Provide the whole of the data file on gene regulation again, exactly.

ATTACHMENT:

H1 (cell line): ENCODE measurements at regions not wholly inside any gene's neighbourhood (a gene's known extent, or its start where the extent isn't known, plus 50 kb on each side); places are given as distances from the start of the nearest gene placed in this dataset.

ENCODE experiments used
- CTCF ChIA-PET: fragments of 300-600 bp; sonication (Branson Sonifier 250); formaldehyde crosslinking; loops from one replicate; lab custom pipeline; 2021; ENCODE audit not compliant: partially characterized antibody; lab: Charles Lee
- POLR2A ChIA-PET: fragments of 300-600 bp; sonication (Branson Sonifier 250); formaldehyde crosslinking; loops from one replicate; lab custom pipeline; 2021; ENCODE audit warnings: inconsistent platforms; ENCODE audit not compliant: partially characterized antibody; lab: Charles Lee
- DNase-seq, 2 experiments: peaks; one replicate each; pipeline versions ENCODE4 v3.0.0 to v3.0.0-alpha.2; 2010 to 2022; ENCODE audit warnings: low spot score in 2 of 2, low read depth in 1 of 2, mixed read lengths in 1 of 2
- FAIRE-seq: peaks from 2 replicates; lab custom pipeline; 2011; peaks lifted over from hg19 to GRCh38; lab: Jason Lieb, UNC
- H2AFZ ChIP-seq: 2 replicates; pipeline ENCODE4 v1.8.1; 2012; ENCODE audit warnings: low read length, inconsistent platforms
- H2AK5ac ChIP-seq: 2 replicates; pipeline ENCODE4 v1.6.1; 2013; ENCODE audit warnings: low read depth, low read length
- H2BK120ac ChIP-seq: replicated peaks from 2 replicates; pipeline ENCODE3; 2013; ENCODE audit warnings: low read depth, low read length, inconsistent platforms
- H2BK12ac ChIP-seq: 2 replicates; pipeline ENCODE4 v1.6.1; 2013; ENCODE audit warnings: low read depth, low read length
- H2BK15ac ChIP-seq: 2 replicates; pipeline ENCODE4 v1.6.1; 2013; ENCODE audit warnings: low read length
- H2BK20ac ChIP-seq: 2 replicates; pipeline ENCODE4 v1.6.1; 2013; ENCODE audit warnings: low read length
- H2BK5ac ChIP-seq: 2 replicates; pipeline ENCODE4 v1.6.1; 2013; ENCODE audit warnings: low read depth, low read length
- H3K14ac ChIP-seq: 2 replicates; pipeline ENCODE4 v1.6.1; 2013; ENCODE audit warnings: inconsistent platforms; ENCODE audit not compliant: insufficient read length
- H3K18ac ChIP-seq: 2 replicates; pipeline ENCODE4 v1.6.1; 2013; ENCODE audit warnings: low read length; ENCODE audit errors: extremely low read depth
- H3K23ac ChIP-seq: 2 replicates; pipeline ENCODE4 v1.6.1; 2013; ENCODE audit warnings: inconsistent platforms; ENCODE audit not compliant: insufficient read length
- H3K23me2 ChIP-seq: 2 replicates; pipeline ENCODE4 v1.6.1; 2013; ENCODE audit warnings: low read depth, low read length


H1 (cell line): ENCODE measurements at regions not wholly inside any gene's neighbourhood (a gene's known extent, or its start where the extent isn't known, plus 50 kb on each side); places are given as distances from the start of the nearest gene placed in this dataset.

ENCODE experiments used
- CTCF ChIA-PET: fragments of 300-600 bp; sonication (Branson Sonifier 250); formaldehyde crosslinking; loops from one replicate; lab custom pipeline; 2021; ENCODE audit not compliant: partially characterized antibody; lab: Charles Lee
- POLR2A ChIA-PET: fragments of 300-600 bp; sonication (Branson Sonifier 250); formaldehyde crosslinking; loops from one replicate; lab custom pipeline; 2021; ENCODE audit warnings: inconsistent platforms; ENCODE audit not compliant: partially characterized antibody; lab: Charles Lee
- DNase-seq, 2 experiments: peaks; one replicate each; pipeline versions ENCODE4 v3.0.0 to v3.0.0-alpha.2; 2010 to 2022; ENCODE audit warnings: low spot score in 2 of 2, low read depth in 1 of 2, mixed read lengths in 1 of 2
- FAIRE-seq: peaks from 2 replicates; lab custom pipeline; 2011; peaks lifted over from hg19 to GRCh38; lab: Jason Lieb, UNC
- H2AFZ ChIP-seq: 2 replicates; pipeline ENCODE4 v1.8.1; 2012; ENCODE audit warnings: low read length, inconsistent platforms
- H2AK5ac ChIP-seq: 2 replicates; pipeline ENCODE4 v1.6.1; 2013; ENCODE audit warnings: low read depth, low read length
- H2BK120ac ChIP-seq: replicated peaks from 2 replicates; pipeline ENCODE3; 2013; ENCODE audit warnings: low read depth, low read length, inconsistent platforms
- H2BK12ac ChIP-seq: 2 replicates; pipeline ENCODE4 v1.6.1; 2013; ENCODE audit warnings: low read depth, low read length
- H2BK15ac ChIP-seq: 2 replicates; pipeline ENCODE4 v1.6.1; 2013; ENCODE audit warnings: low read length
- H2BK20ac ChIP-seq: 2 replicates; pipeline ENCODE4 v1.6.1; 2013; ENCODE audit warnings: low read length
- H2BK5ac ChIP-seq: 2 replicates; pipeline ENCODE4 v1.6.1; 2013; ENCODE audit warnings: low read depth, low read length
- H3K14ac ChIP-seq: 2 replicates; pipeline ENCODE4 v1.6.1; 2013; ENCODE audit warnings: inconsistent platforms; ENCODE audit not compliant: insufficient read length
- H3K18ac ChIP-seq: 2 replicates; pipeline ENCODE4 v1.6.1; 2013; ENCODE audit warnings: low read length; ENCODE audit errors: extremely low read depth
- H3K23ac ChIP-seq: 2 replicates; pipeline ENCODE4 v1.6.1; 2013; ENCODE audit warnings: inconsistent platforms; ENCODE audit not compliant: insufficient read length
- H3K23me2 ChIP-seq: 2 replicates; pipeline ENCODE4 v1.6.1; 2013; ENCODE audit warnings: low read depth, low read length